For example, near the start of “Threshold” from my Common Objects LP, there is an arpeggiated guitar part that I fade in while tapping the frets on my guitar. The tones, note sequences and timing on the recorded version are different from when I perform it live. I feel the difference in the situation of listening to the record in a comfortable setting at home beckons a slower and more relaxed delivery. Live, this song is most commonly performed as a crossfade out of and into different songs than on the sequence of the album. Because of this change of feeling that is based in the order of songs (and what moods they convey) when performed live, I opt for a more urgent delivery of those notes as a prelude to the quick progression that follows shortly after in the live suite. There’s even a section where I have a sequence that taps along the lower strings, which is not even on the record, and all this happens in about 45 seconds as the first section of the song comes into it’s own. There are numerous situations like this that help me shape the performance of pieces that are already defined as songs on record, but take on a different character simply out of the feeling that comes from being in a live performance space, so the feeling and music are definitely dependent on each other.
Furthermore, I may arrive at a show and feel that certain songs won’t work in the feeling of a particular venue or situation, and omit them from a set in lieu of something more appropriate to the circumstance, such as when weighing the differences of performing in an art gallery or living room house show. The feeling of the spaces themselves is different and this can also factor into the music.
DT – It’s easy to attach a soundtrack feel to instrumental music, and that’s mostly (I find) unfair. Do you have any literate, cinematic or theatrical themes that you attach to your music, or that you build from?
KG – There is a storytelling nature that I find important in this sort of music. It’s a quality that gives certain albums a relatable feel as opposed to general experimentation or sounds without reason. However, I don’t want to subject audiences to specific ideas like they are hard-and-fast boundaries that define my songs. For example, I’ve seen a lot of albums that are intended as a “soundtrack to a non-existent film” which strikes me as odd. To me, that sort of thing implies there is something you may be missing when listening to it. My idea is to have listeners and live audiences develop their own stories, and for the music to be a vehicle for self-narration and not a defined road I put people on. This is why I opt to not use titles such as “And Then The Rain Fell On Our Weary Backs Like Diamonds From Trees” which is sadly too common in instrumental music. I prefer vaguer titles that fit together on an album as pieces of a conceptual puzzle, pieces whose shape and imagery is developed by listeners. The word associations are general guides along a path that is specific for myself, but offer different routes for audiences.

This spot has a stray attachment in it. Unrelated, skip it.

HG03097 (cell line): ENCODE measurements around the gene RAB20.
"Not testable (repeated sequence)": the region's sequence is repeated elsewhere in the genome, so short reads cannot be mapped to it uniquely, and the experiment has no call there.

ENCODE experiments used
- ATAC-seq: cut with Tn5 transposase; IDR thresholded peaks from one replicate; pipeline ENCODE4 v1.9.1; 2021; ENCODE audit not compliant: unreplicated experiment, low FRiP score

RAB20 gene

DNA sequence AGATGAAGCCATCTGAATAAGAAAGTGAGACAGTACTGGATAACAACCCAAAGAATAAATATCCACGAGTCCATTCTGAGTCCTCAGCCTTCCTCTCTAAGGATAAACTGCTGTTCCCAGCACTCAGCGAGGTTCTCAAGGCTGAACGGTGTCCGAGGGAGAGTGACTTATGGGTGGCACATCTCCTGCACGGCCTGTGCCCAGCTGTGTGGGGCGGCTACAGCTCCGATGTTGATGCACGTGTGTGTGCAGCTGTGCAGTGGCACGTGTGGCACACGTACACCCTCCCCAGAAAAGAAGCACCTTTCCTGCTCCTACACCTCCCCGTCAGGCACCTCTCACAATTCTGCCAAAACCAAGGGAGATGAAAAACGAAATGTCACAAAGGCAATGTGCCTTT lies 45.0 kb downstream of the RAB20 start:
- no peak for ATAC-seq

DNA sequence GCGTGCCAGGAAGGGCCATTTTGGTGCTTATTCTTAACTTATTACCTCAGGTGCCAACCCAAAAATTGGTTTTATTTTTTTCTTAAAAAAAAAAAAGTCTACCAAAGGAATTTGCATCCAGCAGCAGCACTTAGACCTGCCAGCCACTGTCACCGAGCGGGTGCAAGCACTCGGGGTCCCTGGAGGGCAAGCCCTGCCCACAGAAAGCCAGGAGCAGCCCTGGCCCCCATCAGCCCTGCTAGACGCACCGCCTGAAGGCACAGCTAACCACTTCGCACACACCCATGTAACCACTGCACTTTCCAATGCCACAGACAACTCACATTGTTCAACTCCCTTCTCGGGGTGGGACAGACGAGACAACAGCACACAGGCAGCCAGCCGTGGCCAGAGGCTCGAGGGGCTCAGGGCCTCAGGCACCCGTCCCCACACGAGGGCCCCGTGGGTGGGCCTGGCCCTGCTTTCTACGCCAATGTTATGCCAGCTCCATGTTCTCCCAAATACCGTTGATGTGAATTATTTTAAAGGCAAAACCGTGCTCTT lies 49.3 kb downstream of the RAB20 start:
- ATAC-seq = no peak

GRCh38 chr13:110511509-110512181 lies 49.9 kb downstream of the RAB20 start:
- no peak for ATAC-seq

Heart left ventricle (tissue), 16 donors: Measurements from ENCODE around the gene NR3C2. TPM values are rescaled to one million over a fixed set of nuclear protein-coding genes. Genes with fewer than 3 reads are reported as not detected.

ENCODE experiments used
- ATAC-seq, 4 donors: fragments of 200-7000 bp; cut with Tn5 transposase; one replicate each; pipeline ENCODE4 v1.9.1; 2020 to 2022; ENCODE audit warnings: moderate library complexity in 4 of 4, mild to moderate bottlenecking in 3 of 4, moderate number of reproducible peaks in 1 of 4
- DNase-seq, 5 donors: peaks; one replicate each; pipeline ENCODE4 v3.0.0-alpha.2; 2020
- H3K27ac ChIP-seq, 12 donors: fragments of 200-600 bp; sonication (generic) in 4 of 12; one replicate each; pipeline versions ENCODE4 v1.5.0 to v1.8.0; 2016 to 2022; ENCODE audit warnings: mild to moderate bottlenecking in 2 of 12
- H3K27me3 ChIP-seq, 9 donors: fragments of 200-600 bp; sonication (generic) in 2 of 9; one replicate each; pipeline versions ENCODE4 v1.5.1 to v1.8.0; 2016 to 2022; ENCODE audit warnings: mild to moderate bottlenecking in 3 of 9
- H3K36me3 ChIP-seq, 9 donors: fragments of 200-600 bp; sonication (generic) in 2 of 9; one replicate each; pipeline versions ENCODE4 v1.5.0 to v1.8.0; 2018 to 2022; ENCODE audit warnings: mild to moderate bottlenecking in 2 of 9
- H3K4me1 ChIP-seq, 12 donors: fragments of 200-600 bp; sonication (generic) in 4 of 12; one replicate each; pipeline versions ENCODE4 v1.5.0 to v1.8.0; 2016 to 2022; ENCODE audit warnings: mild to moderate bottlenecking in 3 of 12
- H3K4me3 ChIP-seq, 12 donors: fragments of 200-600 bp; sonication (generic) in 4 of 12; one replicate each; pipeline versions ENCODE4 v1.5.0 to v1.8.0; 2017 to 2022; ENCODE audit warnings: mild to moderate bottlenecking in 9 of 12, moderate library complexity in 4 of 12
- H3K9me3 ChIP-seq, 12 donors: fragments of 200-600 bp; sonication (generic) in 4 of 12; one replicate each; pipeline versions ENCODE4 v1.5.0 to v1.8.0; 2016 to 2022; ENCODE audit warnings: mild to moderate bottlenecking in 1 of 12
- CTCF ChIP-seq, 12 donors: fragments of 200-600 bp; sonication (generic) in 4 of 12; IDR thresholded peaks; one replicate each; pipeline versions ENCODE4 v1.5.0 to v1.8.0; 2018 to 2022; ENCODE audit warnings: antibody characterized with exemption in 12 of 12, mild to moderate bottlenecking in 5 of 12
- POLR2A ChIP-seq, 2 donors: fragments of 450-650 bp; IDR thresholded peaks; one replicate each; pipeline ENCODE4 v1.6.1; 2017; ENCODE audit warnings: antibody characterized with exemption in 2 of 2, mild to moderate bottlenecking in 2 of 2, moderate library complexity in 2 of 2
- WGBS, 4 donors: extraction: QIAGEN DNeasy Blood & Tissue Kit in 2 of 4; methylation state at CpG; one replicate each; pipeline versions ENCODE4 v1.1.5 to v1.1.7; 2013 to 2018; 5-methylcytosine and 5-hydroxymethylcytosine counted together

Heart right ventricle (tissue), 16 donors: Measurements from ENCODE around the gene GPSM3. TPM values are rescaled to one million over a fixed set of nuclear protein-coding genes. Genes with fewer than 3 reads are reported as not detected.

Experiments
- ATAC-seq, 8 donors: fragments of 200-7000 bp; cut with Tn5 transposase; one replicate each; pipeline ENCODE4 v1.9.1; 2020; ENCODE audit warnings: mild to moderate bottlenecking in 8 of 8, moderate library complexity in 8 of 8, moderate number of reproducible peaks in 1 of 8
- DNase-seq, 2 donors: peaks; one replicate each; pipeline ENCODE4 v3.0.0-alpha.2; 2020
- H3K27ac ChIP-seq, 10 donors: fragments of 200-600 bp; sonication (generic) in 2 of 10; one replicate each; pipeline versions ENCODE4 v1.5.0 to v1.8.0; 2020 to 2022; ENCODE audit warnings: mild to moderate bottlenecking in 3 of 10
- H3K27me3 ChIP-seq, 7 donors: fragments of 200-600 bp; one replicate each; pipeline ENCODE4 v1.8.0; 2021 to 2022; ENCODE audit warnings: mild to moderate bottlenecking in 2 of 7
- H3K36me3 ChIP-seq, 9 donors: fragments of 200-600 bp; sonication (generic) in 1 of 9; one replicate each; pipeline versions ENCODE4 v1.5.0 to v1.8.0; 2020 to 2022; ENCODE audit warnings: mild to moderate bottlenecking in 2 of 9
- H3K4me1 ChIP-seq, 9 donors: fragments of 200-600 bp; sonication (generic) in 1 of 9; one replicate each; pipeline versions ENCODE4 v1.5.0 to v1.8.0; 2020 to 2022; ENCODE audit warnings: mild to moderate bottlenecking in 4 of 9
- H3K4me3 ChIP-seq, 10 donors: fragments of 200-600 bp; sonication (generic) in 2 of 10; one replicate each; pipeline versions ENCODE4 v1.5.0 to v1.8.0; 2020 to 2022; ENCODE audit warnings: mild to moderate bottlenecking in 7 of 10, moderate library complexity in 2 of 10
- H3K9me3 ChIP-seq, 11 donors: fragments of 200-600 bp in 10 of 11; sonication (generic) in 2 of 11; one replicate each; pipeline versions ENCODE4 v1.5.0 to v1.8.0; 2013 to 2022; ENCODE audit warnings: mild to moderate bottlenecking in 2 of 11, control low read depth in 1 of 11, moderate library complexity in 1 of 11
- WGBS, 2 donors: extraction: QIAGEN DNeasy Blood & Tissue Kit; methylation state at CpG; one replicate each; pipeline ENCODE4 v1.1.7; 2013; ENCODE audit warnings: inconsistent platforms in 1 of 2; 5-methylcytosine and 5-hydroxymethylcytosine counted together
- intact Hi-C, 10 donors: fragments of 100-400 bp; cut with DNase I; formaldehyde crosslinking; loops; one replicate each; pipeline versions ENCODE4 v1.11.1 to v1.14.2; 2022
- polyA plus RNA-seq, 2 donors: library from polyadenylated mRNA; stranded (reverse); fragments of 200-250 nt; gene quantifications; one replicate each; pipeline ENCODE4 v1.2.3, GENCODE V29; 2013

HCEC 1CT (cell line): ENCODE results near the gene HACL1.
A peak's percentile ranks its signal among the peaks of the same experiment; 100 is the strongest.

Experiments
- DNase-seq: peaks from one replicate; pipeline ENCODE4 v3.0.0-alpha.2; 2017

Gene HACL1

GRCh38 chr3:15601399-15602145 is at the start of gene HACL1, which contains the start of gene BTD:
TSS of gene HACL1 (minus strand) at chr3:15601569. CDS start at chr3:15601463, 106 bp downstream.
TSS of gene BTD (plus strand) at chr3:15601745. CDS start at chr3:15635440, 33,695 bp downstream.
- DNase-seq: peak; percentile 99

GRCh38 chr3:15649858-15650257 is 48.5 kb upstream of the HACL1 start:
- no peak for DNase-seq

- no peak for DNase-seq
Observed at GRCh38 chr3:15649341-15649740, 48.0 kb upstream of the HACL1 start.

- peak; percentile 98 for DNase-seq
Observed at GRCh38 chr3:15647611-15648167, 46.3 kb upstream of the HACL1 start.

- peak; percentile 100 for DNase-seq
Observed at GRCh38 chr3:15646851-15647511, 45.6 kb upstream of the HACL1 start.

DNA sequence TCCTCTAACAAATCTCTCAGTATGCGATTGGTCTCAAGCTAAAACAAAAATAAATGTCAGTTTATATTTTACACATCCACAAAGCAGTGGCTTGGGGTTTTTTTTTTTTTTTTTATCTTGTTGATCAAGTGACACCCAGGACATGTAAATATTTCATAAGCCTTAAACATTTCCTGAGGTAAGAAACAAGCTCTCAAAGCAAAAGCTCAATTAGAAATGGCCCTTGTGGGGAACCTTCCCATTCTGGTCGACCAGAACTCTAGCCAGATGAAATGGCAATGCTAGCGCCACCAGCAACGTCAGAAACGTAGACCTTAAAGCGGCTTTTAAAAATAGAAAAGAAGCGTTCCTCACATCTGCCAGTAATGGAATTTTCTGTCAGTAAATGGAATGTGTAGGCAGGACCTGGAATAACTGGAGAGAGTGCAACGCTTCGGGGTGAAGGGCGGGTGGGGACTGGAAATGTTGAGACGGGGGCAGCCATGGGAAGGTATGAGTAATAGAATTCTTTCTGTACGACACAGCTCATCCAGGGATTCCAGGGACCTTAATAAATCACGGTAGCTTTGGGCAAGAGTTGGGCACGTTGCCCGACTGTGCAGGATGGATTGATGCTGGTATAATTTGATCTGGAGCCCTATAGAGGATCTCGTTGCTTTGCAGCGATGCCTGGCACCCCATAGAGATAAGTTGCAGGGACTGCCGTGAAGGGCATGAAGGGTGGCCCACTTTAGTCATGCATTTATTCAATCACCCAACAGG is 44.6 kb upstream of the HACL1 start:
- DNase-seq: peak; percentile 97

Gangcharger's new record proves that rebuilding depends on the right parts coming together.
There aren’t too many bands that can withstand an entire personnel change and keep going. There are even less that come back stronger for it – but Gangcharger is one that has. Ethan Ward’s love child – with huge emphasis on the love – has not only rebounded after being abandoned by virtually every member of the band over the course of late 2009, he’s driven the rebuilt band beyond anyone’s expectations, maybe beyond his own – and definitely miles beyond the previous lineup’s promise – with their latest release, “Free Exhaust.”